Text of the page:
Feel free to make the garlic confit and the slow-cooked tomatoes a few days ahead of time. They keep really well in the fridge. Another useful idea is to double the amounts of garlic and tomatoes so that you have extra for salad dressings or as toppings for just about anything. Pay close attention to the instructions for the garlic cloves. If you don't puncture a hole in them, they can explode while cooking in the hot oil: dramatic, messy, and potentially dangerous. The slow-cooked tomatoes, garlic confit, and corn mixture is awesome on pasta. But you can also spoon it on grilled bread or toss it with massaged kale. —Phyllis Grant
3 hours 30 minutes
cloves garlic, unpeeled (for the garlic confit)
extra-virgin olive oil
cherry tomatoes (any size, color, shape)
garlic oil (from the pot of garlic confit)
garlic oil (again, from the garlic confit)
In This Recipe
With a paring knife, puncture a tiny hole in each clove of garlic. Place cloves in a small pot and cover with the olive oil. If the cloves aren't completely covered, add a splash more oil. Bring to a boil. Turn down as low as the flame will go. Simmer until a paring knife slides in easily (about 15 to 20 minutes). Take off the heat and cool in the pan. Set aside.
Preheat oven to 250° F. Prepare your sheet pan. I use a full-size cookie sheet covered with a Silpat or parchment paper. But If you have a nice and clean nonstick sheet pan, there's no need to cover it. Place the whole tomatoes on the pan and toss with garlic oil (just scoop it right out of your garlic confit pot), salt, and herbs. Place in the preheated oven. Check after 1 1/2 hours to make sure they're not burning. Take them out of the oven when they've shriveled up and darkened in color. They should still be moist inside. This takes 2 to 3 hours. Remove form the oven and smoosh them with the back of a wooden spoon (careful, they will squirt you!) and cook them for another 15 minutes. Remove from the oven. Rub the herb sprigs between your hands, sprinkling the dried leaves down onto the tomatoes. Discard any tough sticks. Gently mix. Set aside.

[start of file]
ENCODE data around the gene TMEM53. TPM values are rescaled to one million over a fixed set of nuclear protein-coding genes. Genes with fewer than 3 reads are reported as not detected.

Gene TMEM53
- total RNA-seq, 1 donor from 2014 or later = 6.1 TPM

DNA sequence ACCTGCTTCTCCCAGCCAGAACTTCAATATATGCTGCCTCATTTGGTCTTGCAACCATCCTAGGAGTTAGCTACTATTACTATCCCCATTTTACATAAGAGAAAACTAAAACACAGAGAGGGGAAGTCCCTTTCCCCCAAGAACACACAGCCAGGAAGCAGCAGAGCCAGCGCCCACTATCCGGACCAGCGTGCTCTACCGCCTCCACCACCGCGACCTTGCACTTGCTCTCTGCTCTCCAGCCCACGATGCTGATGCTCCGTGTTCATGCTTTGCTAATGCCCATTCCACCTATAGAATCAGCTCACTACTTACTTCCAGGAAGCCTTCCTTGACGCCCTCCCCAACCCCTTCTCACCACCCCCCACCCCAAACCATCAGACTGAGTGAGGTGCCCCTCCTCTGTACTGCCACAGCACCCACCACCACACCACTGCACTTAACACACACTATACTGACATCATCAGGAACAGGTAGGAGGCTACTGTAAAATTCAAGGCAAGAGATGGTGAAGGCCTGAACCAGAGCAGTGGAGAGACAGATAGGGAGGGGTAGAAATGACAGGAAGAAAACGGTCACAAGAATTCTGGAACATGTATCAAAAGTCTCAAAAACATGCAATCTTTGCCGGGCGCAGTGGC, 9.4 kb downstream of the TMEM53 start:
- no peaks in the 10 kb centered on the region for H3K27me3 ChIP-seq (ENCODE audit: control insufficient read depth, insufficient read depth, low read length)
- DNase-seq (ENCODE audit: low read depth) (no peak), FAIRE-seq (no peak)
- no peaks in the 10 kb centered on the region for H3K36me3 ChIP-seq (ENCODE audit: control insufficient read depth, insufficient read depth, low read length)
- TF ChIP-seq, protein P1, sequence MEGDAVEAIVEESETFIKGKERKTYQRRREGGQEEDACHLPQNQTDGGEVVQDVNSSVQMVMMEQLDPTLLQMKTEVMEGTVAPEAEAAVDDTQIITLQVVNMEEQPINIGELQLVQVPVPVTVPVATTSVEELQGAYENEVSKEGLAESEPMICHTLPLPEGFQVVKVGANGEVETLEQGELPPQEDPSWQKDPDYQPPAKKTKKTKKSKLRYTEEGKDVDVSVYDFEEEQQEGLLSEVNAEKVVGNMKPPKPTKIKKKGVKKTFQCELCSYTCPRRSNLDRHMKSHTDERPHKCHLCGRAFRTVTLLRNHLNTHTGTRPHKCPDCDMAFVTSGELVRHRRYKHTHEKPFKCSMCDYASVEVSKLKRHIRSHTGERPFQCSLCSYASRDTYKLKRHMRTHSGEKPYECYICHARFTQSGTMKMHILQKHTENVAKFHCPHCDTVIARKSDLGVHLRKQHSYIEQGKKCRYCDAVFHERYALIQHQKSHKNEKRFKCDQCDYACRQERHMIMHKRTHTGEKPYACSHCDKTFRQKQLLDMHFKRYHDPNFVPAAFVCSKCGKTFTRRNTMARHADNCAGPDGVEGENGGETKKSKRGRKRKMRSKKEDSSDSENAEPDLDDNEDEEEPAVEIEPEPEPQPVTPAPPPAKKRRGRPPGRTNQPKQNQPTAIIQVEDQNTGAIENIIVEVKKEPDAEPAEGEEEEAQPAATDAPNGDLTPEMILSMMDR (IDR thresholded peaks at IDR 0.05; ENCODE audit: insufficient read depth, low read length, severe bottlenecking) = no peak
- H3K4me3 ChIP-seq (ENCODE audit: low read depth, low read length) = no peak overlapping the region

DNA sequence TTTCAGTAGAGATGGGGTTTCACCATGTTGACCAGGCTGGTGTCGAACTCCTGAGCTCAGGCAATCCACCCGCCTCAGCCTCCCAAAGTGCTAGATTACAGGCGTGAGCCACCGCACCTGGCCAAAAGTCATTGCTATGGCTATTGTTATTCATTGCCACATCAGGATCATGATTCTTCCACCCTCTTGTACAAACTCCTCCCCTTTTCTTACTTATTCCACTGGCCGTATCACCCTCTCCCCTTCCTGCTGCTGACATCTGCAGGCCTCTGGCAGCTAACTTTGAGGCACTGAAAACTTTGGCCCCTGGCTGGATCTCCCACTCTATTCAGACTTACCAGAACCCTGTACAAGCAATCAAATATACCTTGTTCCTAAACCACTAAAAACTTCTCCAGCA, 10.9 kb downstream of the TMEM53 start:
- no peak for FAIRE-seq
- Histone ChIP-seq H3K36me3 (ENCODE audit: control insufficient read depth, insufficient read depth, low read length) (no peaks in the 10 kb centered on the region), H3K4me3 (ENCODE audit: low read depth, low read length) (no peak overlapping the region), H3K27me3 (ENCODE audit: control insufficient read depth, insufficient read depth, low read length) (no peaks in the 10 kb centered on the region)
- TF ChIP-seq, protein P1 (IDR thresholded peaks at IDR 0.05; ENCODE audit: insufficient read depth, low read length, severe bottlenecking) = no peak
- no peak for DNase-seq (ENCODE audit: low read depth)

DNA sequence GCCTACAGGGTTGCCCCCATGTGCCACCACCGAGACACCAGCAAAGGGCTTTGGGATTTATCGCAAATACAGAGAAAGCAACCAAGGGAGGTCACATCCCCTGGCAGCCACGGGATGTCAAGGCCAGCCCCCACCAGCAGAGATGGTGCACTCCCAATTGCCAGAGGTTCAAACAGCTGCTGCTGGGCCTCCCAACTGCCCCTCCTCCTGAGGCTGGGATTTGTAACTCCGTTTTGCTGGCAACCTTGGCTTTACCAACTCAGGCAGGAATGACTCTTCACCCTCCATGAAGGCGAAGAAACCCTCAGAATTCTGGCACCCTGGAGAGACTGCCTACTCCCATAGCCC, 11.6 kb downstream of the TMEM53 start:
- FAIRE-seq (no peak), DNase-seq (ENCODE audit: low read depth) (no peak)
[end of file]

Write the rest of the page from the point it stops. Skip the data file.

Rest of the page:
Shuck your corn. Get a large and wide bowl. Hold an ear of corn by the stem end with the opposite tip pressing down into the center of the bowl. Using a very sharp knife (serrated works well), saw the knife back and forth, working your way from the stem end down towards the bowl, cutting the corn kernels away from the cob as you go. Try to remove just the kernel layer (almost like a corn kernel rug). You don’t want to cut out tough chunks of the cob, so make sure the knife moves straight down without digging too deep. Rotate the ear and cut down again. Keep rotating and cutting off the kernels until the cob is bare. Turn the knife around and milk the corn by rubbing the dull side of the knife up and down the cob all the way around. Repeat all steps with the other ears of corn. Set aside.
Place a large pot of water on high heat for the pasta. Add salt.
While waiting for the water to boil, spoon 5 tablespoons garlic oil (from the cooled pot of garlic confit) into a medium-sized pot. Squeeze all garlic cloves out of their skins into the oil in the pot. With the back of a wooden spoon, break the cloves apart a bit into the olive oil. Warm for 30 seconds on medium heat. Add corn and salt. Cook for 2 minutes, stirring constantly. Turn heat down to low. Add tomatoes. Stir for one minute. Taste. It will probably need a bit more salt. Adjust as needed. Pour into a large serving bowl. Set aside.
When the water is boiling, slide in your pasta. Cook until al dente. Add drained pasta to the tomato/corn/garlic mixture. Toss. Add a few more splashes of garlic oil. Taste. Add more salt or garlic oi as needed. Garnish with parsley leaves. Serve immediately.